Grassroots

At least there’s a window in the kitchen.
Chrome and cupboards are fine and functional, but I need to see some trees and grass.
Plus, staring out windows is a hobby of mine, from childhood road trips.

There’s no leeway in my life these days for road trips.
I’m anchored by mortgage payments and dirty dishes to this kitchen;
Over the rising tide of soap water, I watch the waves of wandering wind whip through the grass.

I pity these plants. Yeah, I actually feel sorry for my grass:
Found anywhere, but fixed in one place. Fresh, but not unfurled. No sightseeing, no road trips.
Allotted my lawn, bordered by the bush barrier beneath the window of my kitchen.

Here in my kitchen, I too am planted grass, wilting for a road trip.


Tritina words supplied by S. Kible. Thanks for not making me stick with “KitchenAid”.


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Remember November

The following is a song I wrote last week for an online songwriting course. Because this is a song, some of the pacing is intended to be sung in a certain way, so it may make less sense just reading the lyrics. Maybe I’ll see if I can find a way to record and upload a sound clip. Oh look: here’s a link. (Sorry about the squeaky high notes.)

I would love feedback on this song, especially because I wrote it in a half an hour in the shower*. And that meant I was repeating the few lines I had ideas for over and over so I wouldn’t forget them by the time I could write them down. I’ve done some revising since, but sometimes the original ideas – especially when they’re tied to a melody in my head – are hard to expel from my mind in order to evaluate whether they’re really the best ideas. Thanks!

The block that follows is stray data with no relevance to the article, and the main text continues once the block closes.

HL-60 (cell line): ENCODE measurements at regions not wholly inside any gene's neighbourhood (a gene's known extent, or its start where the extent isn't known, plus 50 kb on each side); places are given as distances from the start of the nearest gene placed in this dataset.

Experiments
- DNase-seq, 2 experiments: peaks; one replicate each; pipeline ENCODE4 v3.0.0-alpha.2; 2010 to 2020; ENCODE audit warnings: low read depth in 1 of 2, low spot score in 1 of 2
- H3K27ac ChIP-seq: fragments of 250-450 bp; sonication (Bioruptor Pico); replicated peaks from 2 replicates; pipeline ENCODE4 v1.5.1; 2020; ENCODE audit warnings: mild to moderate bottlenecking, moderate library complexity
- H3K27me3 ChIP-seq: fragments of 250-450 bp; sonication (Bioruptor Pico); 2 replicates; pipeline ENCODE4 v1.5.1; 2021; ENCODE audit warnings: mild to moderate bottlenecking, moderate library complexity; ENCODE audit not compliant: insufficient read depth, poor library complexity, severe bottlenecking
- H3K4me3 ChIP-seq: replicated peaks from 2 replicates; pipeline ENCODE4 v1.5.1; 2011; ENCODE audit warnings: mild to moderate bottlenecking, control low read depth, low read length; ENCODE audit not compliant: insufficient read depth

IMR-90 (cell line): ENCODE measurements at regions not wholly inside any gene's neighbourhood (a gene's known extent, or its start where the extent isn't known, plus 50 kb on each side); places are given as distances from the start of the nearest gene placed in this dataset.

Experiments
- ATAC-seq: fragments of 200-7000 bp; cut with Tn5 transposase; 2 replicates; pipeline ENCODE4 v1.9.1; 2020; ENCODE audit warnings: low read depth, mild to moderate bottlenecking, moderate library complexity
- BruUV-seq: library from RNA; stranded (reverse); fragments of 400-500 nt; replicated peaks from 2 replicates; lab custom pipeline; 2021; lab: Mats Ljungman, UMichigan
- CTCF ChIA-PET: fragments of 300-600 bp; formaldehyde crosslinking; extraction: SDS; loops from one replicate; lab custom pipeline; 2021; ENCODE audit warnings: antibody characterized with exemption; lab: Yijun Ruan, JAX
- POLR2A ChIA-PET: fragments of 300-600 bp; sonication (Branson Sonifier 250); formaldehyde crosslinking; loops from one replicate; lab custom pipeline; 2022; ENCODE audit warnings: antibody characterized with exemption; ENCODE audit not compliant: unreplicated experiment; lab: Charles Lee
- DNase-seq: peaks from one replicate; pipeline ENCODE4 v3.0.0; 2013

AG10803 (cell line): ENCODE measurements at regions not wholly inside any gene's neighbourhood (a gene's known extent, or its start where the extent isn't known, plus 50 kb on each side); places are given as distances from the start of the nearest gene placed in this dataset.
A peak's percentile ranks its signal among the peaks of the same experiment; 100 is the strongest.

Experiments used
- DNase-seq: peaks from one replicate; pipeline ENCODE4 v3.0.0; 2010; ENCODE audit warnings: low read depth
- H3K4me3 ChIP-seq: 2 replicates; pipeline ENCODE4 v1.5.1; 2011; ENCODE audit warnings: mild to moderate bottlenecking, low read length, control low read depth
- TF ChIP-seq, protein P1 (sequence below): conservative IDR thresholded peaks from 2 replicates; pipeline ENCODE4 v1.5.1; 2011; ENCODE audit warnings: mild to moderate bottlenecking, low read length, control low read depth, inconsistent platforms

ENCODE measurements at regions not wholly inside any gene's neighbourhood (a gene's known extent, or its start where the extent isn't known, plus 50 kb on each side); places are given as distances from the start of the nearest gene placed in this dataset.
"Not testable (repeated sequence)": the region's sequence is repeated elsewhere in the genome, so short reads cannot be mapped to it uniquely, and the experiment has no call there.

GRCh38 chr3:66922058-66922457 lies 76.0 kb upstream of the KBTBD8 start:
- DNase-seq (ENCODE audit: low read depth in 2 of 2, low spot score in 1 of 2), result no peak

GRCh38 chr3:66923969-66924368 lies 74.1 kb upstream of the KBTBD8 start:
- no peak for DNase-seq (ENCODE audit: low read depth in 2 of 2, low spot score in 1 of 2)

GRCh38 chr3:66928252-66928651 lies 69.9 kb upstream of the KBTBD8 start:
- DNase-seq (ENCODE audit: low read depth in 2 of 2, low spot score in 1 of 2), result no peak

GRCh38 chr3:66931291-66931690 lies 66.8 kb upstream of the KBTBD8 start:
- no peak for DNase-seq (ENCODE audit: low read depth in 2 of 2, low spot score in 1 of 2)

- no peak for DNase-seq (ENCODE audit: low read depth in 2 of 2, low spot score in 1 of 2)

*I just feel the need to point out that the water was not running for that whole time. K thanks.


It was cold, oh so cold, she’d forgotten how cold it could be
To sit under her tree
In her parents’ backyard where she hadn’t played in a decade
Too far away, but how could she forget

That when winter comes, it comes early and does not forgive
If you’ve forgotten how to live,
If you’ve forgotten what winter is.

But how are you s’posed to remember November
when you’ve been away somewhere warm?

Her Mom came out back with a scarf and two mugs of hot Swiss Miss
More things from the list
Of the things she had missed
When she moved to the tropics, she’d only counted the benefits
Not the things she’d kiss goodbye

How are you s’posed to remember November
when you’ve been away and now nothing’s the same as before?

And her Mama said:
Seasons still change.
People change too.
But you still have a place,
I’ll always make up a bed for you.

The leaves will turn red,
But the sky will stay blue.
There’s pie in the kitchen
And a seat at the table for you.

How are you s’posed to remember November
when you’ve been away and now you’re not the same as before?

Seasons still change.
We all change too.
And when it seems strange,
I’ll stand beside you to remind you

The leaves will turn red,
But the sky will stay blue.
And never forget,